Sunflowers are usually a thing of summer, but there's a very peculiar one that blooms in spring already. Point your telescope, or even your binoculars, under the big dipper's handle and you'll easily find this spectacular galaxy. Number 63 on Messier's list looks very much like a sunflower indeed, with it's bright, yellow core and flocculent spiral arms. Unlike "grand design" spiral galaxies, the spiral arms of M63 appear patchy, like a heap of cotton balls. It was also one of the first galaxies in which a spiral structure was recognised, by Lord Rosse, halfway the 19th century. 

The Sunflower Galaxy lies approximately 37 million light-years away from us and is a part of the M51 galaxy cluster, along with a few smaller ones. 

Physically, the Sunflower is a very active galaxy and every knot is an area of intense star formation. More interestingly, photographs revealed a wide halo around it which materialised most likely after an encounter with a dwarf galaxy, somewhere within the last 5 billion years. From the specific properties of the stars in this halo, scientists believe that this dwarf galaxy might have originated in our own local galaxy group.

Now as for the cherry on the cake: look slightly to the left of our Sunflower and you may spot a tiny smudge. No, it's not an extended part of M63, nor is it an accompanying dwarf galaxy. It's proper motion, a breathtaking 23,500km/sec away from us or almost 8% of light speed, is far too great for it to be anywhere near M63, or within the boundaries of our area of the known Universe. It's a giant galaxy, denominated PGC4018103, three times the diameter of our Milky Way, that lies 1.2 BILLION light-years away from us. As such, it's probably the most distant object I've observed so far. Just imagine... The few photons of this galaxy that I managed to capture with my eyes, left their origin when the first multicellular life-forms emerged in the Precambrian seas.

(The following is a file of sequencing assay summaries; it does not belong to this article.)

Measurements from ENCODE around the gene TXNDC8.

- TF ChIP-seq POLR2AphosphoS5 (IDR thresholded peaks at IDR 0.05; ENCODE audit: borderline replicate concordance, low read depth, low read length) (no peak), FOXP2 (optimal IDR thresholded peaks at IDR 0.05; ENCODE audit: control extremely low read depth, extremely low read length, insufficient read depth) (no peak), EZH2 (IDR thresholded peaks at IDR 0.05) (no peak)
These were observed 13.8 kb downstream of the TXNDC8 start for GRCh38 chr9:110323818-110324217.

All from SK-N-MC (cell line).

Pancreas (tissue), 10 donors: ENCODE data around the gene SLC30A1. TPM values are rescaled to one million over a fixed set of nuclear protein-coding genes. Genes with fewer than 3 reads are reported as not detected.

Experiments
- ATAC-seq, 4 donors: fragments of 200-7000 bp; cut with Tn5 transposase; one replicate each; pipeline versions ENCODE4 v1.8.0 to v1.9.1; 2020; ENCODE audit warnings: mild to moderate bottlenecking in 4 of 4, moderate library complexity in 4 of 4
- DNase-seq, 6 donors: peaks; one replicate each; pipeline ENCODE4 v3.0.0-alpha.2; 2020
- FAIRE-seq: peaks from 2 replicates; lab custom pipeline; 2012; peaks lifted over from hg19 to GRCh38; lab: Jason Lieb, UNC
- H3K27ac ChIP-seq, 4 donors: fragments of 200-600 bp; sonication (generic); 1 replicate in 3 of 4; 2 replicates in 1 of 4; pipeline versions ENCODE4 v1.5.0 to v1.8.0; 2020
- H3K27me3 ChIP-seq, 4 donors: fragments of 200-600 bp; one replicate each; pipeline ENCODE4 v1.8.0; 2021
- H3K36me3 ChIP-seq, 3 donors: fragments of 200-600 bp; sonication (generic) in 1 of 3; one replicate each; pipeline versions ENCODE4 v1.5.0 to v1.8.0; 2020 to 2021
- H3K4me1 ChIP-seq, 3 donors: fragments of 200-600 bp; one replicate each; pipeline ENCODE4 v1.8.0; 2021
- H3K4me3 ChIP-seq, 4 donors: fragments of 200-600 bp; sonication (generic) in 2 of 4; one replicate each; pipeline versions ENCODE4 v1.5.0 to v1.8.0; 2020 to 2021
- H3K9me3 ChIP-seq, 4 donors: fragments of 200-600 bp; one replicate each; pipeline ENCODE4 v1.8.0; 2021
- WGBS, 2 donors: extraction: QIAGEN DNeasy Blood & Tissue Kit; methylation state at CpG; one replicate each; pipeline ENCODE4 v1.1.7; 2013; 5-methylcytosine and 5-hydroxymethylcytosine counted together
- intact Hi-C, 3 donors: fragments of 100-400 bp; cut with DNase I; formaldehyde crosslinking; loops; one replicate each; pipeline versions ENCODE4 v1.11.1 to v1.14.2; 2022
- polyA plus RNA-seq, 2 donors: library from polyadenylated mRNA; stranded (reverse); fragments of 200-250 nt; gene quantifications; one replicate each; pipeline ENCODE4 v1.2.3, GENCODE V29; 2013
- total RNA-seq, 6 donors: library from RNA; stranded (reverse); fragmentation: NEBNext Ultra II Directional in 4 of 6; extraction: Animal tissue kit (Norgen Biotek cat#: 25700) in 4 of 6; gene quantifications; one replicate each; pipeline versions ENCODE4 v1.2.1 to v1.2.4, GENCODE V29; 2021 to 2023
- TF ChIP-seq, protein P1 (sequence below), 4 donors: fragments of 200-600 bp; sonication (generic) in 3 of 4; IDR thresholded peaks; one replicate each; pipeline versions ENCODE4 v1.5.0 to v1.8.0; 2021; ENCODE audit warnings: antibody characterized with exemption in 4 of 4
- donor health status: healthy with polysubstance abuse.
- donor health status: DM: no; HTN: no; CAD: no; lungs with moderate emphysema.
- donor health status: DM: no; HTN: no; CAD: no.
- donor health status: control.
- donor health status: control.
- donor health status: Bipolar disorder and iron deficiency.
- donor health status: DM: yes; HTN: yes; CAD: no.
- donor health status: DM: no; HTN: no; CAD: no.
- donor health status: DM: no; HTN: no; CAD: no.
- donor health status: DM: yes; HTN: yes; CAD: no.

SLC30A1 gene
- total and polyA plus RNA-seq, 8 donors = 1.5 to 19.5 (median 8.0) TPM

Tuesday, 17 April 2018

EGB6: Interesting faintness

Yes, I simply love the challenge of spotting extremely faint objects and especially large, frail planetary nebula in the last stage of their existence. As you know, when a star dies, it suddenly expels its outer layers which are subsequently blown away by the violent radiation of the remaining stellar core, the so-called "white dwarf". After many millennia, however, these shells of hot gas grow so large and thin that they start to dissolve in the void of space. This is exactly what we witness here, in this extremely large planetary that was discovered in 1984 by Ellis, Grayson and Bond. Visually this is one of the toughest objects to see and it was not without difficulty that I managed to discern its broken annular shape, with its western rim slightly brighter. Nevertheless it was just a tad easier than PuWe1, which was really on the limit of visibility.

How difficult they may be for us, humble visual amateurs, these extremely old and diffuse planetaries offer a great opportunity for scientific study, more specifically in the way they dissolve into space and how their central star extinguishes. In the case of EGB6, another very interesting discovery was made. Strange infrared emission knots in the spectrum of its central star, pointed to the existence of an obscure companion star, probably a faint red dwarf. Recent observations with the Hubble space telescope, revealed that some of the expelled matter of the central star was captured into an accretion disk around this companion!